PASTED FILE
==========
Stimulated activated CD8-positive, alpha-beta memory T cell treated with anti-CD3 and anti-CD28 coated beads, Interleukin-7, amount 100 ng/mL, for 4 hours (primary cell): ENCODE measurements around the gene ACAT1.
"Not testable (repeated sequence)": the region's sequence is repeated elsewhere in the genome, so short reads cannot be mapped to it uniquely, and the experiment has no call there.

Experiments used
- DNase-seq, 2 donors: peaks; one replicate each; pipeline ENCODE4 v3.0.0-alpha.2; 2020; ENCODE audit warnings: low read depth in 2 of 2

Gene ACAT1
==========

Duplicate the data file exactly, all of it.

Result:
Stimulated activated CD8-positive, alpha-beta memory T cell treated with anti-CD3 and anti-CD28 coated beads, Interleukin-7, amount 100 ng/mL, for 4 hours (primary cell): ENCODE measurements around the gene ACAT1.
"Not testable (repeated sequence)": the region's sequence is repeated elsewhere in the genome, so short reads cannot be mapped to it uniquely, and the experiment has no call there.

Experiments used
- DNase-seq, 2 donors: peaks; one replicate each; pipeline ENCODE4 v3.0.0-alpha.2; 2020; ENCODE audit warnings: low read depth in 2 of 2

Gene ACAT1